Fears over the impact of the cost-of-living crisis on teachers have intensified after a poll suggested one in six teachers are now working second jobs.
Figures published by Teacher Tapp show a “substantial jump” of 42 per cent in the proportion of educators reporting they were doing other work outside their day job.
The organisation, which now polls over 10,000 teachers and leaders daily, asks its subscribers each January if they had earned cash “outside education in the preceding 12 months”.
Between 2019 and 2022, the proportion answering yes remained at about 12 per cent. But this year that increased to 17 per cent.
It comes amid growing tensions over teacher pay. NASUWT became the second teaching union to announce plans for a consultative ballot of members over wages and workload on Monday – a month on from the NEU’s pledge to quiz members about strike action.
Reacting to the survey, NEU general secretary Daniel Kebede argued the “increases in teachers taking second jobs underline” his worries.
“Teacher pay levels are too low to properly value them and the NEU is calling for a major correction in teacher pay. We should not be in a situation where teachers are having to take second jobs to get by.”
Teacher Tapp found teachers were “more likely to be earning money outside education if they’re men (20% are, as opposed to 16% of women)”.
“And the more senior you are, the less likely you are to be earning money outside education.”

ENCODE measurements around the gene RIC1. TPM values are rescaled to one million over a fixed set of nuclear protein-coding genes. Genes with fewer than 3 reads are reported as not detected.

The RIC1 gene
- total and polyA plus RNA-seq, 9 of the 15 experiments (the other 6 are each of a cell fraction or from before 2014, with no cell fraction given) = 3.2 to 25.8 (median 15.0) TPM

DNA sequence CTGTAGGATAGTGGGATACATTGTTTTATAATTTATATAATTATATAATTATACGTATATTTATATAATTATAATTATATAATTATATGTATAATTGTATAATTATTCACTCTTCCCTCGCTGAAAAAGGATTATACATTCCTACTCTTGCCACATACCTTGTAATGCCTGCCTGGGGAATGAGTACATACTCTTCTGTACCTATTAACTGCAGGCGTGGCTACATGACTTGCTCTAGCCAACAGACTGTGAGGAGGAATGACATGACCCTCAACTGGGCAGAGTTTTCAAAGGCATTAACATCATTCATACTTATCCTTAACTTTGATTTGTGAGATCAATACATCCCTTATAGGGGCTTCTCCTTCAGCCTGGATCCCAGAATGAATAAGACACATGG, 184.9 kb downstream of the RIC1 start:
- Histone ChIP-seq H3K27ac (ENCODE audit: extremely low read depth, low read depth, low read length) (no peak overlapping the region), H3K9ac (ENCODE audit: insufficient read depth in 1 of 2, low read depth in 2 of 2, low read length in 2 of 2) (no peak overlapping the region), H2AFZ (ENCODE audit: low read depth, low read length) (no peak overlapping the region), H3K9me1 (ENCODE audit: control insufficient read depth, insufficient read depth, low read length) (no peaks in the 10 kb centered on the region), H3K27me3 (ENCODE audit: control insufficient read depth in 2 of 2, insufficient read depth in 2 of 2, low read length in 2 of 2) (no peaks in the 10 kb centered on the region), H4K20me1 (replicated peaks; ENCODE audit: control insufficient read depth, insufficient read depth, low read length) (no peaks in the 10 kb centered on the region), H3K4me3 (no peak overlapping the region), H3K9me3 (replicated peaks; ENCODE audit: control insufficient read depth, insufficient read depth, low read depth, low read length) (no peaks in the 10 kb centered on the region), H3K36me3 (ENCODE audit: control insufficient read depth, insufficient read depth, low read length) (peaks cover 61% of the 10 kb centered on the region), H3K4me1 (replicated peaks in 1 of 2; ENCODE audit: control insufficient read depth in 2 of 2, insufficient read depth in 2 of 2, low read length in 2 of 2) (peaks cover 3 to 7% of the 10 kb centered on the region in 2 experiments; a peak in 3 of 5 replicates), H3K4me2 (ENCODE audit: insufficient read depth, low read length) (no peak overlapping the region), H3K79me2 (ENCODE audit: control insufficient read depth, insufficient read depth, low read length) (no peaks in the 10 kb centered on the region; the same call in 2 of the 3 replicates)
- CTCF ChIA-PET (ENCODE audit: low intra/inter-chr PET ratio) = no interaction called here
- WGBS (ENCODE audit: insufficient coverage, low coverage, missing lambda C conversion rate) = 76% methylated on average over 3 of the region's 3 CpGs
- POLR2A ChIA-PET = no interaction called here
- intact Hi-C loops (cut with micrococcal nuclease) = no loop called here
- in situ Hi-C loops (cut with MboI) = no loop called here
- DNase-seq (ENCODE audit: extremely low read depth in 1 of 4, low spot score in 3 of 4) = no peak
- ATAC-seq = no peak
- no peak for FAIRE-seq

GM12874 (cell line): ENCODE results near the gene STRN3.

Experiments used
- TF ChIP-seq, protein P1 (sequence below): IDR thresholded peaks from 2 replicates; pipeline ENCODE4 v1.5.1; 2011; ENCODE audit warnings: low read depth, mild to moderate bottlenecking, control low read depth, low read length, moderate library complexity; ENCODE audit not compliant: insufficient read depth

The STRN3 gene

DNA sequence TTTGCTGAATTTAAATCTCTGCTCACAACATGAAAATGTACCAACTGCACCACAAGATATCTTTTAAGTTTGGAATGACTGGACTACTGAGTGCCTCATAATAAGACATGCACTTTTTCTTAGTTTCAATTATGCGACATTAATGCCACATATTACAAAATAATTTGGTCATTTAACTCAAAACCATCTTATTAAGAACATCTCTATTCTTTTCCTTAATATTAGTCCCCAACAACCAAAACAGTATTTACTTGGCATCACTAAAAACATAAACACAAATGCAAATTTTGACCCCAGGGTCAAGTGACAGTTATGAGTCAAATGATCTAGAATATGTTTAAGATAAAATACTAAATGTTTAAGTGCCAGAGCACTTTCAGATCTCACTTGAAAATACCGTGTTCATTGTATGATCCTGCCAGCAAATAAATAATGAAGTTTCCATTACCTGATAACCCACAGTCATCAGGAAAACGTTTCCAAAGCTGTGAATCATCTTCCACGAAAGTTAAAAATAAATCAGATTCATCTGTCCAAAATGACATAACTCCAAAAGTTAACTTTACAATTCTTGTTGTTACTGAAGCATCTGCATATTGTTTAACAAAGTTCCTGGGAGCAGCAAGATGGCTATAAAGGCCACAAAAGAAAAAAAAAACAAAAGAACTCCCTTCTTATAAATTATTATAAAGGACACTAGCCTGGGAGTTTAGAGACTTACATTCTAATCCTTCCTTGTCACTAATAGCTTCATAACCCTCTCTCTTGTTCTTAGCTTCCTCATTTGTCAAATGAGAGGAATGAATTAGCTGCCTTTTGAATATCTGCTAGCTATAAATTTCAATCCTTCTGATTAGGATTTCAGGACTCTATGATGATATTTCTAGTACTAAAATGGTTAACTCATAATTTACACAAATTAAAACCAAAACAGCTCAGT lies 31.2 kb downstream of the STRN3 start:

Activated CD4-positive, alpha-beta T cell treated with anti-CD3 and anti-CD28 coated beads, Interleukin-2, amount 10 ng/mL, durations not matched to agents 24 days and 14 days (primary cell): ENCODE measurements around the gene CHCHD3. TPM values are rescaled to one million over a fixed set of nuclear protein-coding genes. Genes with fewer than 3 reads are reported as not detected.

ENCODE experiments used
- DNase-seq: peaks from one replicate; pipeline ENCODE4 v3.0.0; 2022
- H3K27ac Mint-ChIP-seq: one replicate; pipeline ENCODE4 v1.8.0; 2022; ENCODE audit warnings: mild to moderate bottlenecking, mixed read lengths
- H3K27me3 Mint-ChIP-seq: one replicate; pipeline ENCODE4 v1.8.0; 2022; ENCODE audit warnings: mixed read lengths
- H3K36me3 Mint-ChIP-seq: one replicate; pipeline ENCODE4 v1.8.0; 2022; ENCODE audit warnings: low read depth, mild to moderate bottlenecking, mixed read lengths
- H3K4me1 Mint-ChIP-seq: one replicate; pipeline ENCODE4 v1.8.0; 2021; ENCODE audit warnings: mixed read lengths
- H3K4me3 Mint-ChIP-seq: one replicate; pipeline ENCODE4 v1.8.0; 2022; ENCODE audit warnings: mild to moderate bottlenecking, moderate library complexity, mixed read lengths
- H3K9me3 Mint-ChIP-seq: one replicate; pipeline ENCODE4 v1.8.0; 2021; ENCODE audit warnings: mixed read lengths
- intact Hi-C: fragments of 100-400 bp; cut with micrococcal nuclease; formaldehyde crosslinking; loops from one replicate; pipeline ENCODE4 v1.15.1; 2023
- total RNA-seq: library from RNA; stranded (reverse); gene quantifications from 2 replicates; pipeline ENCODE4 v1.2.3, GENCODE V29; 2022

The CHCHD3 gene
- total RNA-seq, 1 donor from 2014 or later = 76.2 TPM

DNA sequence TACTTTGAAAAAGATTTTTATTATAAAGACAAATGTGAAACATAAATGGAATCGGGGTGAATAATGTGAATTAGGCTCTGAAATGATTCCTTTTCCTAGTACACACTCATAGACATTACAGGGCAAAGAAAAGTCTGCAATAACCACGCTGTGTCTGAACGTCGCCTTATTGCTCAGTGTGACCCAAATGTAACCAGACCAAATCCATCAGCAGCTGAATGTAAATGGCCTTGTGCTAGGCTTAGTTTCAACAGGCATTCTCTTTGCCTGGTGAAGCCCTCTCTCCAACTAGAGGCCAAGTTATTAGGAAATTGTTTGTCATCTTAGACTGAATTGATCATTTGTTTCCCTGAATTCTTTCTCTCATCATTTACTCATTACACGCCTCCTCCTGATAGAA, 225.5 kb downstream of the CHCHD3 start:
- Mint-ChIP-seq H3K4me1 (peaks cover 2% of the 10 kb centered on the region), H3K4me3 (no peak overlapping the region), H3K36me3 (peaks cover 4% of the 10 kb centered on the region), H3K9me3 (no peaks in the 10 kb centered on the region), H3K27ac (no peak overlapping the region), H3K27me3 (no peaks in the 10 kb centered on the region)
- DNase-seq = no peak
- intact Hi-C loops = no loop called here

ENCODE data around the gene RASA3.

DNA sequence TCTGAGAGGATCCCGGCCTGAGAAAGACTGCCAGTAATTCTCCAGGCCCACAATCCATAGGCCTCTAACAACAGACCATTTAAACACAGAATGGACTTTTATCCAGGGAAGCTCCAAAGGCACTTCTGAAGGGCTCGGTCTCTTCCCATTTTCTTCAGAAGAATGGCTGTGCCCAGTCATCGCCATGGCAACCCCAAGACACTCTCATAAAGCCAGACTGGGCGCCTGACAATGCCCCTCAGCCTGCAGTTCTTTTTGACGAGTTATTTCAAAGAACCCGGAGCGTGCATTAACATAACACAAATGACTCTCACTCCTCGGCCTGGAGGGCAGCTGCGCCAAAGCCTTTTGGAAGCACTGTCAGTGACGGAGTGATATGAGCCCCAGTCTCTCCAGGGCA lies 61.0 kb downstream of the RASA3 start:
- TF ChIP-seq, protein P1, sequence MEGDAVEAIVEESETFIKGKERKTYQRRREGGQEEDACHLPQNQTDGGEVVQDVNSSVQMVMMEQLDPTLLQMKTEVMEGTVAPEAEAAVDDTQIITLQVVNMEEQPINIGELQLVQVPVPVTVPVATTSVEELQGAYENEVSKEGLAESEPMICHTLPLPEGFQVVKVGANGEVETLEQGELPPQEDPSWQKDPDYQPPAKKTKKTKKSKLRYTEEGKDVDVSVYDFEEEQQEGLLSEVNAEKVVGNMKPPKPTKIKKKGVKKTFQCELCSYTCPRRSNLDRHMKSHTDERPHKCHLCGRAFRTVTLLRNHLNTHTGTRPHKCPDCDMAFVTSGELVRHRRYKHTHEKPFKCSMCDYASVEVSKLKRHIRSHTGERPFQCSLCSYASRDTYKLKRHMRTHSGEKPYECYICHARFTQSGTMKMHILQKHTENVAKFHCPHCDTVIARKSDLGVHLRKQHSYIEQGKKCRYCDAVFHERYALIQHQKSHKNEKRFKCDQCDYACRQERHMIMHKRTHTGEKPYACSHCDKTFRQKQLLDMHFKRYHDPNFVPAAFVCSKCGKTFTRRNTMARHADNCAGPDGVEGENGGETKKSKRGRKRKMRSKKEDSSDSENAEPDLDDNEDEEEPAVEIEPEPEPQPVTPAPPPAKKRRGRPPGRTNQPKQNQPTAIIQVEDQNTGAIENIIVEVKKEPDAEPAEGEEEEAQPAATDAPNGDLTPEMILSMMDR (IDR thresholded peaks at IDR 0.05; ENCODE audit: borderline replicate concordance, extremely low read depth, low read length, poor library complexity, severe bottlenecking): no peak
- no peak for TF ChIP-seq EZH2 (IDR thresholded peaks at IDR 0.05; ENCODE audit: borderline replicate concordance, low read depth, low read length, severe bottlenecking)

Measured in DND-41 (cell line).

Senior teachers ‘too well paid’ for second jobs
Seventeen per cent of classroom teachers and 18 per cent of middle leaders all had second jobs, while just 8 per cent headteachers did so, Teacher Tapp found.
The polling company believes heads are “either too well paid, or too busy, for side hustles”.
Earlier this week, NASUWT confirmed it will hold a consultative ballot over the “coming weeks” to “take forward its campaigning, up to and including industrial action, to secure a better deal for teachers on pay, workload, working hours and wellbeing”.
On the same day, it also published the results of a survey of 7,000 of its members in England’s state schools.
Seventy-two per cent said workload had increased since the start of the academic year. The same proportion stated that no measures had been put in place by their school to “remedy concerns raised”.
Education secretary Gillian Keegan told the body tasked with making recommendations on teacher wages to consider the impact of rises on school budgets in December. Unions took this as a sign ministers will greenlight a below-inflation pay increase.
A separate Teacher Tapp survey last year also showed an increase in school staff using foodbanks.
In December 2019, 6 per cent of headteachers said they were aware of someone in their primary or secondary who had used one that term. The figure rose to 16 per cent in 2023.